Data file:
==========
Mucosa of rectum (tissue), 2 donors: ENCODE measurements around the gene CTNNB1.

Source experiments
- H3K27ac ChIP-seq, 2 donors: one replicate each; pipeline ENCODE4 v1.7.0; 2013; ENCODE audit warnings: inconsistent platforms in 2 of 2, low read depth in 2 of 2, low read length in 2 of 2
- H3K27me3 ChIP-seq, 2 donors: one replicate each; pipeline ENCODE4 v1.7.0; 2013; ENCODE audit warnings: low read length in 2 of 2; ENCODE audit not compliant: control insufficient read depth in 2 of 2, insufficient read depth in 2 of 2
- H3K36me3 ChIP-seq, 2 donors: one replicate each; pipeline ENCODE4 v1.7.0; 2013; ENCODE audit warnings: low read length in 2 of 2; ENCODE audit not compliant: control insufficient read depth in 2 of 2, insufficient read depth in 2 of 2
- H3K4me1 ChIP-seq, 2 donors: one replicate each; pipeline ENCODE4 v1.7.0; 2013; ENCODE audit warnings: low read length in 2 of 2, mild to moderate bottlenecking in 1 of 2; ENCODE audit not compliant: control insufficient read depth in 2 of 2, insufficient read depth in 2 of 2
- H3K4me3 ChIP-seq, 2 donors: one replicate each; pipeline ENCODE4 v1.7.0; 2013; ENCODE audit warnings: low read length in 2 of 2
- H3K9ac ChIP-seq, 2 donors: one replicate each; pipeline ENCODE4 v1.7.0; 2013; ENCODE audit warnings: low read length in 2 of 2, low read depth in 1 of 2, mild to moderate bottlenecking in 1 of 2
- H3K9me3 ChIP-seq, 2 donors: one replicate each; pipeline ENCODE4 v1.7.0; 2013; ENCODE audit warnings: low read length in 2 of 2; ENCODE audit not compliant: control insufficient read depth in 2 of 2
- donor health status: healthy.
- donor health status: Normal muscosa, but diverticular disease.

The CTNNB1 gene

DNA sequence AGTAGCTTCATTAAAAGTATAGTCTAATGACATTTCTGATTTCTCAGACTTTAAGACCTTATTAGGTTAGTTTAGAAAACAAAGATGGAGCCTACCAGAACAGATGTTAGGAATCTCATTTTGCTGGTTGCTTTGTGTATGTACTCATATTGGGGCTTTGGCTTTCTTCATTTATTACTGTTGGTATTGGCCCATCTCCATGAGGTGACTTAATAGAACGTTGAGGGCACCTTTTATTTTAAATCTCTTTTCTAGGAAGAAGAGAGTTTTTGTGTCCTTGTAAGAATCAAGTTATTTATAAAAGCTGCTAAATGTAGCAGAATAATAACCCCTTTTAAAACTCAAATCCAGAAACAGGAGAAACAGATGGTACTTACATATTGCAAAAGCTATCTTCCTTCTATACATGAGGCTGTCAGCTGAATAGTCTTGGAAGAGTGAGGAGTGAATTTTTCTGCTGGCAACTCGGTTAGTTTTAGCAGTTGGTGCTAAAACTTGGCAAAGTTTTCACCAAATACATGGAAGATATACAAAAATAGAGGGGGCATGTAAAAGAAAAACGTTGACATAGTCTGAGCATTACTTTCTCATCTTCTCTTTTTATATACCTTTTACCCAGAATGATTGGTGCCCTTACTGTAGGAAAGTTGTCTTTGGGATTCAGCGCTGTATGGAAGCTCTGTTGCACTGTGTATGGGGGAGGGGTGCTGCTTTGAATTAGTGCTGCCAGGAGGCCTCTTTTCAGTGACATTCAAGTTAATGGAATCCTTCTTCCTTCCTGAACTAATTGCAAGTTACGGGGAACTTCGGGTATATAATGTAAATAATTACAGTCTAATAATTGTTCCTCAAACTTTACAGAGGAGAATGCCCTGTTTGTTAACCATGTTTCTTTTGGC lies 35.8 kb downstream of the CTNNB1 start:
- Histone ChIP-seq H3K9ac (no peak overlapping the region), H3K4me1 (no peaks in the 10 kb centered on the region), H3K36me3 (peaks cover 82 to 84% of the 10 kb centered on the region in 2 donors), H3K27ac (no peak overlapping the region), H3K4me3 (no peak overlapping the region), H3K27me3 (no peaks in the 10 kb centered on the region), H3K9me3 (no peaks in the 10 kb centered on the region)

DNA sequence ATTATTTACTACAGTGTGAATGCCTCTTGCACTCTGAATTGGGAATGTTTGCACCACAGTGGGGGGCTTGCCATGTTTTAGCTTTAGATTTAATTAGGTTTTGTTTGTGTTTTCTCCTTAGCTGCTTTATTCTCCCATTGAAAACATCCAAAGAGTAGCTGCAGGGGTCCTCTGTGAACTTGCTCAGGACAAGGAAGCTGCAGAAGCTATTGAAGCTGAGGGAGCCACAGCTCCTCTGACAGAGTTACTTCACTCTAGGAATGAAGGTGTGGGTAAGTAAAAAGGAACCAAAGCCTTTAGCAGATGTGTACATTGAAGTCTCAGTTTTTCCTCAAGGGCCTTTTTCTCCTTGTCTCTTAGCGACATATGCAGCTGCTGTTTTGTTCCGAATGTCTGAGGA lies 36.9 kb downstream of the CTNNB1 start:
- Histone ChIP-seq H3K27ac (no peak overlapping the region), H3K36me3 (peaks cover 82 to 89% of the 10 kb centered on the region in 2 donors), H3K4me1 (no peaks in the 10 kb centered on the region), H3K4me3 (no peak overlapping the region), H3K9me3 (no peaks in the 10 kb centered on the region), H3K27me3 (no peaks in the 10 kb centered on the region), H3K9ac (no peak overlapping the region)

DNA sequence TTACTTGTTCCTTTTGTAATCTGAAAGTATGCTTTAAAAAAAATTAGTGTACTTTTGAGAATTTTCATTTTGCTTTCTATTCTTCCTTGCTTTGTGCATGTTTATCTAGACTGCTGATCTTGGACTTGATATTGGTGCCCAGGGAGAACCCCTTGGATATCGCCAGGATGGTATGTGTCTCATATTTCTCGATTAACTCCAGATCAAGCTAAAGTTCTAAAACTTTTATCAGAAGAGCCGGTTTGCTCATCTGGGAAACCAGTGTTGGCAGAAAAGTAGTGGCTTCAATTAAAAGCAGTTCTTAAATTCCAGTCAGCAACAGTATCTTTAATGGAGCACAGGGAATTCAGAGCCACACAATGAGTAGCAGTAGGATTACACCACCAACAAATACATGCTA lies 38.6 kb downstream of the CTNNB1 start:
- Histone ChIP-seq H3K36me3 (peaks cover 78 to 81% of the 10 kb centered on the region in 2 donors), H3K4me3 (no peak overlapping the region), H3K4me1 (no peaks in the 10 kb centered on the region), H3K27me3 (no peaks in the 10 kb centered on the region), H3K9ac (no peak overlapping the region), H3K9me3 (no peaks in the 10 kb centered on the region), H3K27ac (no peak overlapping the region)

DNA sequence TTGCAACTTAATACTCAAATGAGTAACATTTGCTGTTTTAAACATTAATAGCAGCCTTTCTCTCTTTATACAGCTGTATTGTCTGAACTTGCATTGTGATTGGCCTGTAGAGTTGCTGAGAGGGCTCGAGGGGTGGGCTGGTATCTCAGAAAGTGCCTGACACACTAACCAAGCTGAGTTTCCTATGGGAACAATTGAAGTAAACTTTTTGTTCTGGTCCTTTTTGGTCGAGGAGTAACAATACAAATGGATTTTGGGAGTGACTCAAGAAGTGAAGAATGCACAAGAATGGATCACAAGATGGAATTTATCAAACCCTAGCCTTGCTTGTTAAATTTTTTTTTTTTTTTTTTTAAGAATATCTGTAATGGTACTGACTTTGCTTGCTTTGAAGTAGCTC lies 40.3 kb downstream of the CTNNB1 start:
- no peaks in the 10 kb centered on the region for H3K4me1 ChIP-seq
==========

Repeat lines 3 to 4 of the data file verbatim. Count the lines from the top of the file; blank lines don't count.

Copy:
- H3K27ac ChIP-seq, 2 donors: one replicate each; pipeline ENCODE4 v1.7.0; 2013; ENCODE audit warnings: inconsistent platforms in 2 of 2, low read depth in 2 of 2, low read length in 2 of 2
- H3K27me3 ChIP-seq, 2 donors: one replicate each; pipeline ENCODE4 v1.7.0; 2013; ENCODE audit warnings: low read length in 2 of 2; ENCODE audit not compliant: control insufficient read depth in 2 of 2, insufficient read depth in 2 of 2